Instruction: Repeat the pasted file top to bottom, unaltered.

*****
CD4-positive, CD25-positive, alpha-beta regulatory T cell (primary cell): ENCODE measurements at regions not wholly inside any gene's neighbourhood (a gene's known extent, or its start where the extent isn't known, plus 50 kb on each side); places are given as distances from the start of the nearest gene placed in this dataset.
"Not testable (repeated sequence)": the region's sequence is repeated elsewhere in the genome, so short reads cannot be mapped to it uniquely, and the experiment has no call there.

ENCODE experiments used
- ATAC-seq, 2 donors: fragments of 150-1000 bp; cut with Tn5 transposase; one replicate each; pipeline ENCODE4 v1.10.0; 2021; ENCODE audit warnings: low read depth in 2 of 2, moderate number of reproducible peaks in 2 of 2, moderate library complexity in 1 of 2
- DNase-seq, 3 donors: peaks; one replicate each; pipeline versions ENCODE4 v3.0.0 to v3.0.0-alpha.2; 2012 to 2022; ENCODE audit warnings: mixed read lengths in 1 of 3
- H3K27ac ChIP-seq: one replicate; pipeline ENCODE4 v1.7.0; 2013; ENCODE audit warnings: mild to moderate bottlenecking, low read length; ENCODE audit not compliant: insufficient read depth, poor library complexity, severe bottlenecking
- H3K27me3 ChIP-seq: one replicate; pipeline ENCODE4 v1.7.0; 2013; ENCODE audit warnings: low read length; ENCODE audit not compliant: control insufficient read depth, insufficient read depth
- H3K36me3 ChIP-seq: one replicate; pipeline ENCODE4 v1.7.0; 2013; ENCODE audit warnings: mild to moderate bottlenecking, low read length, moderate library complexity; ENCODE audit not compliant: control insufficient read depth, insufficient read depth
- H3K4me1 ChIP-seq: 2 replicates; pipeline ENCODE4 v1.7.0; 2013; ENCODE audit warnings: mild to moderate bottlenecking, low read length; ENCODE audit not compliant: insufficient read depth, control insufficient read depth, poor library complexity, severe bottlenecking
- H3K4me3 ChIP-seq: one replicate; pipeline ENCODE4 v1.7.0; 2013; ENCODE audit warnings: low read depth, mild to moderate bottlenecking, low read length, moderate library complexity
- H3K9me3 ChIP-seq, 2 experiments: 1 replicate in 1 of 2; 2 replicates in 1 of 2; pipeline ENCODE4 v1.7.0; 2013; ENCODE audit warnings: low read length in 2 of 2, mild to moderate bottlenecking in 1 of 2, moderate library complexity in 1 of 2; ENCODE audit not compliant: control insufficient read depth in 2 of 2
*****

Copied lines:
CD4-positive, CD25-positive, alpha-beta regulatory T cell (primary cell): ENCODE measurements at regions not wholly inside any gene's neighbourhood (a gene's known extent, or its start where the extent isn't known, plus 50 kb on each side); places are given as distances from the start of the nearest gene placed in this dataset.
"Not testable (repeated sequence)": the region's sequence is repeated elsewhere in the genome, so short reads cannot be mapped to it uniquely, and the experiment has no call there.

ENCODE experiments used
- ATAC-seq, 2 donors: fragments of 150-1000 bp; cut with Tn5 transposase; one replicate each; pipeline ENCODE4 v1.10.0; 2021; ENCODE audit warnings: low read depth in 2 of 2, moderate number of reproducible peaks in 2 of 2, moderate library complexity in 1 of 2
- DNase-seq, 3 donors: peaks; one replicate each; pipeline versions ENCODE4 v3.0.0 to v3.0.0-alpha.2; 2012 to 2022; ENCODE audit warnings: mixed read lengths in 1 of 3
- H3K27ac ChIP-seq: one replicate; pipeline ENCODE4 v1.7.0; 2013; ENCODE audit warnings: mild to moderate bottlenecking, low read length; ENCODE audit not compliant: insufficient read depth, poor library complexity, severe bottlenecking
- H3K27me3 ChIP-seq: one replicate; pipeline ENCODE4 v1.7.0; 2013; ENCODE audit warnings: low read length; ENCODE audit not compliant: control insufficient read depth, insufficient read depth
- H3K36me3 ChIP-seq: one replicate; pipeline ENCODE4 v1.7.0; 2013; ENCODE audit warnings: mild to moderate bottlenecking, low read length, moderate library complexity; ENCODE audit not compliant: control insufficient read depth, insufficient read depth
- H3K4me1 ChIP-seq: 2 replicates; pipeline ENCODE4 v1.7.0; 2013; ENCODE audit warnings: mild to moderate bottlenecking, low read length; ENCODE audit not compliant: insufficient read depth, control insufficient read depth, poor library complexity, severe bottlenecking
- H3K4me3 ChIP-seq: one replicate; pipeline ENCODE4 v1.7.0; 2013; ENCODE audit warnings: low read depth, mild to moderate bottlenecking, low read length, moderate library complexity
- H3K9me3 ChIP-seq, 2 experiments: 1 replicate in 1 of 2; 2 replicates in 1 of 2; pipeline ENCODE4 v1.7.0; 2013; ENCODE audit warnings: low read length in 2 of 2, mild to moderate bottlenecking in 1 of 2, moderate library complexity in 1 of 2; ENCODE audit not compliant: control insufficient read depth in 2 of 2